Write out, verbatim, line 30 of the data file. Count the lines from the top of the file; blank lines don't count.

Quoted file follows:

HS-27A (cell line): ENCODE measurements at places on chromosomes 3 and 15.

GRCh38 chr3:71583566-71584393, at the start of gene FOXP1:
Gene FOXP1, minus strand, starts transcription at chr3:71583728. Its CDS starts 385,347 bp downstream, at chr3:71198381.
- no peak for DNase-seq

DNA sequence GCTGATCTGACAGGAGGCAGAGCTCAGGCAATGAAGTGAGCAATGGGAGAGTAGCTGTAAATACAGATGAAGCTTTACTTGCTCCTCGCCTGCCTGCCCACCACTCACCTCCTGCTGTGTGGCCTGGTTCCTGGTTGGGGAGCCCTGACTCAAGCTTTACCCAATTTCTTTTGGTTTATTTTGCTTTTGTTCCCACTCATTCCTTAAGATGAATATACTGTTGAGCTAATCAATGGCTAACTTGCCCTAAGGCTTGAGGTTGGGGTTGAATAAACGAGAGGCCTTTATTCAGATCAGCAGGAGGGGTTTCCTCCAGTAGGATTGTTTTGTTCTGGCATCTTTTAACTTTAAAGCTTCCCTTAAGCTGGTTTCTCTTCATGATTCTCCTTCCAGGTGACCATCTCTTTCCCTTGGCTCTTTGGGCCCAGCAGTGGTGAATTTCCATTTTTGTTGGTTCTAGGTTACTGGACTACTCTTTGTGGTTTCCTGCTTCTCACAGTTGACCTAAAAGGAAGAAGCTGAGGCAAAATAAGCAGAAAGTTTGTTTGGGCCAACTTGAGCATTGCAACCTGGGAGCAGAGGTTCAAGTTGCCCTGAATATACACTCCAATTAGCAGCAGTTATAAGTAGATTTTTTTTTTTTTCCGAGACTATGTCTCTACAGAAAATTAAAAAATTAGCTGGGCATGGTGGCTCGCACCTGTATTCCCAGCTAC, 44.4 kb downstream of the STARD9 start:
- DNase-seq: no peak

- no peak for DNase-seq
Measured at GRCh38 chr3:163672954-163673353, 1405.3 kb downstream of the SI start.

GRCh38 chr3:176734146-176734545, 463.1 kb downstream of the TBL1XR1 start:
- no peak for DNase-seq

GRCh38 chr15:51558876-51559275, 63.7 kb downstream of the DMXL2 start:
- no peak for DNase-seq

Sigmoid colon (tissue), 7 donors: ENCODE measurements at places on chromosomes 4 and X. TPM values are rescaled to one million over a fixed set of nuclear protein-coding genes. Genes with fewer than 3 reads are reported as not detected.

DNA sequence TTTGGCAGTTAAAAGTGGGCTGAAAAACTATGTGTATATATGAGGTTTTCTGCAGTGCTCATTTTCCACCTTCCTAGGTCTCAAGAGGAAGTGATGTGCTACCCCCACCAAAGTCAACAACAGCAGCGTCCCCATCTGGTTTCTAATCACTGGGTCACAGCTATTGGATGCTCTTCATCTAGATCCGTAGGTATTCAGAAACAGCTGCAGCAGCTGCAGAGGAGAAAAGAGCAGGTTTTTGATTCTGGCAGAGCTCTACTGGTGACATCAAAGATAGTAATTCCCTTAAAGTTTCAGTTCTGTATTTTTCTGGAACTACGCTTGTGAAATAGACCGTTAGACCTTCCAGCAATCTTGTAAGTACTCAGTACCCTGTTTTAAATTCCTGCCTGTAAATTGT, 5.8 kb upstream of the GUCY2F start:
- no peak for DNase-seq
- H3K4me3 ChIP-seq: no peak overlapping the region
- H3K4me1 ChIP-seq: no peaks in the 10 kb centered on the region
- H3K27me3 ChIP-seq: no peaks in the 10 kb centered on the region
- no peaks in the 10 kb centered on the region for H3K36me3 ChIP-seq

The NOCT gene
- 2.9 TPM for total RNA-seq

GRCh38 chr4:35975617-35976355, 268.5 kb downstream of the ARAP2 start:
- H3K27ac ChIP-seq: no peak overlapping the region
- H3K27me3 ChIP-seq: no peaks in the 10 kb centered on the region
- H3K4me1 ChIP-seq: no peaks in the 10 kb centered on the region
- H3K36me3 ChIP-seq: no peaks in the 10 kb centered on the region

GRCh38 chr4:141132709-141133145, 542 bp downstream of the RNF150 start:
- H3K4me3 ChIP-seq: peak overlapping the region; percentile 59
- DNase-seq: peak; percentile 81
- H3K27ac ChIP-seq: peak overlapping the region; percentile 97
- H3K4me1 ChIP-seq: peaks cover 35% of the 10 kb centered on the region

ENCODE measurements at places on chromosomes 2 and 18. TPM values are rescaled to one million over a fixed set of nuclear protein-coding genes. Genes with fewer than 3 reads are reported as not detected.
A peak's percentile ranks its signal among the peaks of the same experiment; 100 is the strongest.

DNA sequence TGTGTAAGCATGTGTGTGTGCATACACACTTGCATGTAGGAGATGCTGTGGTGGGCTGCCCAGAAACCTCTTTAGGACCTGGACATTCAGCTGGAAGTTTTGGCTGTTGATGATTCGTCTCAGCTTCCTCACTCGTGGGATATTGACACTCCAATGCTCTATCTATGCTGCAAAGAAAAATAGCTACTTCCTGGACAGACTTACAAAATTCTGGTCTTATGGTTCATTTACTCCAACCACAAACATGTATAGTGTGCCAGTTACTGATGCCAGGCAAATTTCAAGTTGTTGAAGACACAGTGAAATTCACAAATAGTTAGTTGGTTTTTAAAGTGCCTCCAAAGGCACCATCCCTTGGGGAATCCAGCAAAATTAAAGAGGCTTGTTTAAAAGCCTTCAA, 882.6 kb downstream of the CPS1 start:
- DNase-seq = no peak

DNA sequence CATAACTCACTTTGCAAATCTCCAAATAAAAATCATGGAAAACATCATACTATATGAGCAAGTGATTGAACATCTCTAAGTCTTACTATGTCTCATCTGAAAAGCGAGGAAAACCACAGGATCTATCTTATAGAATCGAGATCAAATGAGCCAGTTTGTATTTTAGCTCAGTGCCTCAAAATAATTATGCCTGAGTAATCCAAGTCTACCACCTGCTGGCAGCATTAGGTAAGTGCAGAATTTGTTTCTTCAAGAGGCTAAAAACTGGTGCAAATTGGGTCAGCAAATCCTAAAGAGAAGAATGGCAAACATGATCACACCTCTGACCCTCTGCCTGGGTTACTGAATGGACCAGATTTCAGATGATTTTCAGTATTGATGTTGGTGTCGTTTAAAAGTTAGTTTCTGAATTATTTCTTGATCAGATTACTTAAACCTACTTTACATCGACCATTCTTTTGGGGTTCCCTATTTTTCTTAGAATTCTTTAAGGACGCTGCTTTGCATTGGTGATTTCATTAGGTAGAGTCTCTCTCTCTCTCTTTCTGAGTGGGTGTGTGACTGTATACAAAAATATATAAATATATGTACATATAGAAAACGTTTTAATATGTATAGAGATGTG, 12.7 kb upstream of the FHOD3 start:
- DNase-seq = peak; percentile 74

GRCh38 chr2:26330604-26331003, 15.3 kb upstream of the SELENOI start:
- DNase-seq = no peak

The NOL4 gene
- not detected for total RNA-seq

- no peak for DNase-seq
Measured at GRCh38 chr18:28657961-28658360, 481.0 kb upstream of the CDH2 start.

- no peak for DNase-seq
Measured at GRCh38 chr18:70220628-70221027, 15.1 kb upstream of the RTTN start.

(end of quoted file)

- H3K27ac ChIP-seq: peak overlapping the region; percentile 97